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"The notion that hard working, hard pressed families with little time and slim budgets have to eat crappy, processed food is nonsense"

por Raul Lufinha, em 04.02.12

"One of the things I’m always looking at as I travel around the world is 'where the cooks come from'.  And if there’s a regular feature, a common thread wherever you go in this world, it’s that the best cooks and often the best chefs come from the poorest or most challenging regions.

 

And it is without doubt that the greatest, most beloved and iconic dishes in the pantheon of gastronomy — in any of the world’s mother cuisines — French, Italian or Chinese — originated with poor, hard-pressed, hard working farmers and laborers with no time, little money and no refrigeration.

 

Pot au Feu, Coq au Vin, Sup Tulang, Cassoulet, pasta, polenta, confit — all of them began with the urgent need to make something good and reasonably sustaining out of very little.

 

So many of the French classics began with the need to throw a bunch of stuff into a single pot over the coals, leave it simmering unattended all day while the family worked the fields, hopefully to return to something tasty and filling that would get them through the next day.

 

French cooking, we tend to forget now, was rarely (for the majority of Frenchmen) about the best or the priciest or even the freshest ingredients. It was about taking what little you had or could afford and turning it into something delicious without interfering with the grim necessities of work and survival.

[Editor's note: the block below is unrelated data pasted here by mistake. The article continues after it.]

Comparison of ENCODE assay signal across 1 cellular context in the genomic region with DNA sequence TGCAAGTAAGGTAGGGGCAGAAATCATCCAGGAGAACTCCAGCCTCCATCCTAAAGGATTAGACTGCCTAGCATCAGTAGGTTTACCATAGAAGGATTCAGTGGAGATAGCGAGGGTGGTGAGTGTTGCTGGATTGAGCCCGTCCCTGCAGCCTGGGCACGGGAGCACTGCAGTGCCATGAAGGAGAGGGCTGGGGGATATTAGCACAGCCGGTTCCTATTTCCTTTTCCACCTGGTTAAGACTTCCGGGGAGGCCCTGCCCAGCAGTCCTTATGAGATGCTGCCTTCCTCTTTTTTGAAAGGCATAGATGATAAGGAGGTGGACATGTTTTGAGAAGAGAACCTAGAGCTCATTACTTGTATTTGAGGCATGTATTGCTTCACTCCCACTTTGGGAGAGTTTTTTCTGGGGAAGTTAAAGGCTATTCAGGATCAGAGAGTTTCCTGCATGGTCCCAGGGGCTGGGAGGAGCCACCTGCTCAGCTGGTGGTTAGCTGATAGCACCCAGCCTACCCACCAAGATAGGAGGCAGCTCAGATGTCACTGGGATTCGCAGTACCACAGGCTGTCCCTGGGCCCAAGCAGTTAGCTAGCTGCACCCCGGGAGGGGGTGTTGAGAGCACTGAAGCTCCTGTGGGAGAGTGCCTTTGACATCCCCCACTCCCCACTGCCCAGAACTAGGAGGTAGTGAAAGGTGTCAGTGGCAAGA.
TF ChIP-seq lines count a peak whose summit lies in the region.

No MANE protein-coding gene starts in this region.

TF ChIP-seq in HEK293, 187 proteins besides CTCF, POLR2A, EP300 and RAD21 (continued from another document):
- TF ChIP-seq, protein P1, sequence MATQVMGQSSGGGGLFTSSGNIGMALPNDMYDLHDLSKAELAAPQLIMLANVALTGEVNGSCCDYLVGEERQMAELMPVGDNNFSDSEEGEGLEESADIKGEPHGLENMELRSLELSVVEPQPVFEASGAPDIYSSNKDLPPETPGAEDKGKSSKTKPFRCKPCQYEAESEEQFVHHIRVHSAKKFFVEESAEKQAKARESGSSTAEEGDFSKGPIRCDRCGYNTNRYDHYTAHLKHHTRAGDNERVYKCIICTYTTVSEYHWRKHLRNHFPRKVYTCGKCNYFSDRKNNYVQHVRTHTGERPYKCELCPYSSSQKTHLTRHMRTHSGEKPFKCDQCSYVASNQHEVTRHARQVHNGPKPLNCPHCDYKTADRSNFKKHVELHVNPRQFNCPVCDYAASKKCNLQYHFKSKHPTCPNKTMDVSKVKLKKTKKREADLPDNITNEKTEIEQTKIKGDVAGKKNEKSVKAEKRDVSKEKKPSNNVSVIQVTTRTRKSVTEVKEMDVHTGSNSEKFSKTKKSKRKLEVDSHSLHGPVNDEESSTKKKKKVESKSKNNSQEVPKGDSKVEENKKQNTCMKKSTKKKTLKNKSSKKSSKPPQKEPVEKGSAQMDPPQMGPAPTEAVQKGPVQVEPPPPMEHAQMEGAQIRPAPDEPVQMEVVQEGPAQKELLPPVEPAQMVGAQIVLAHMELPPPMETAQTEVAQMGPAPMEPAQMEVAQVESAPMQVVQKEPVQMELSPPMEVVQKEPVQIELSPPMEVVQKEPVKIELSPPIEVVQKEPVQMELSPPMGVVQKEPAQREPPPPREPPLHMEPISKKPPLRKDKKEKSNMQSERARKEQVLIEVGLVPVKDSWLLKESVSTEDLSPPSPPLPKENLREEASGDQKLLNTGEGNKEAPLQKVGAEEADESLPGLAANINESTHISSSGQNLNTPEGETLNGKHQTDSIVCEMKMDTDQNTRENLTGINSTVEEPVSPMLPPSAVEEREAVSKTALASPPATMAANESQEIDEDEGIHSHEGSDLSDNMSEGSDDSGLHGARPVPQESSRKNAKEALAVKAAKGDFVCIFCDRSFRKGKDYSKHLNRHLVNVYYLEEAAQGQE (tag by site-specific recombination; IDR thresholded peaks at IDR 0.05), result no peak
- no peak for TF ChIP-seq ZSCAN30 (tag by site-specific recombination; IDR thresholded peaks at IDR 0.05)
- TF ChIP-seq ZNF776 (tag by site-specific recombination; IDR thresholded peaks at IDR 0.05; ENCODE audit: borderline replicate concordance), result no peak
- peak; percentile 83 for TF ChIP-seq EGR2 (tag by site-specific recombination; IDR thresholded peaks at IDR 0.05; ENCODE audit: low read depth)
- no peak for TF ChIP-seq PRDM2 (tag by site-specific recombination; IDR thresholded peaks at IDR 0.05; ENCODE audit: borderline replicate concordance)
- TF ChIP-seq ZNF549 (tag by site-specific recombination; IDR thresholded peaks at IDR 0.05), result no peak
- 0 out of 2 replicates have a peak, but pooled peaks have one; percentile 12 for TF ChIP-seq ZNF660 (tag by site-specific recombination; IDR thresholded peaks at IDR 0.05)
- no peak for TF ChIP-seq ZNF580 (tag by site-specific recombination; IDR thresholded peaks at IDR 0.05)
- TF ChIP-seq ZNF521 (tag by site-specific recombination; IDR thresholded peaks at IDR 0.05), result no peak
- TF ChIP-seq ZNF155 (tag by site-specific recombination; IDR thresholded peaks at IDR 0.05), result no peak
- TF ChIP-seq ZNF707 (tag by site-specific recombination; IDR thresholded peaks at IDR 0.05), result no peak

The people I’m talking about here didn’t have money—or time to cook.  And yet, along with similarly pressed Italians, Chinese, Spanish, Portuguese, Indians and other hungry innovators around the world, they created many of the enduring great dishes of history.

 

So the notion that hard working, hard pressed families with little time and slim budgets have to eat crappy, processed food – or that unspeakably, proudly unhealthy “novelty dishes” that come from nowhere but the fevered imaginations of marketing departments – are, or should be, the lot of the working poor is nonsense."

 

ANTHONY BOURDAIN, Chef, escritor e apresentador de televisão, 28 Ago. 2011

Autoria e outros dados (tags, etc)

publicado às 00:10

Molho... para esconder falta de frecura

por Raul Lufinha, em 15.01.12

"Paris criou toda uma culinária, toda uma gastronomia, à volta dos molhos para tratar peixe que chegava a Paris já não em boas condições."

 

JOSÉ BENTO DOS SANTOS, Presidente da Academia Internacional de Gastronomia, TVI, Jan. 2012

Autoria e outros dados (tags, etc)

publicado às 23:08


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Últimos comentários

  • Raul Lufinha

    Sim, num vinho tão novo, a rolha não era seguramen...

  • Anónimo

    Qual a utilidade em abrir dessa forma um vinho de ...

  • Anónimo

    Eu que agradeço pelo carinho e amor. Obrigado Obri...

  • Anónimo

    O melhor Restaurante de VILAMOURA e um dos melhore...

  • Anónimo

    Chamo-me Francisco Pôla, tal como você. é possivel...

  • Raul Lufinha

    Para memória futura: hoje, dia 05-02-2018, o SAPO ...

  • Raul Lufinha

    Entretanto, para memória futura, a 31-01-2018 já u...

  • Raul Lufinha

    Agradeço a informação, Pedro. Embora só possa lame...

  • Pedro Neves

    Caro Raul,peço desculpa pelo meu comentário não es...

  • Raul Lufinha

    Obrigado Duarte. Acho que vais gostar, vai ser uma...



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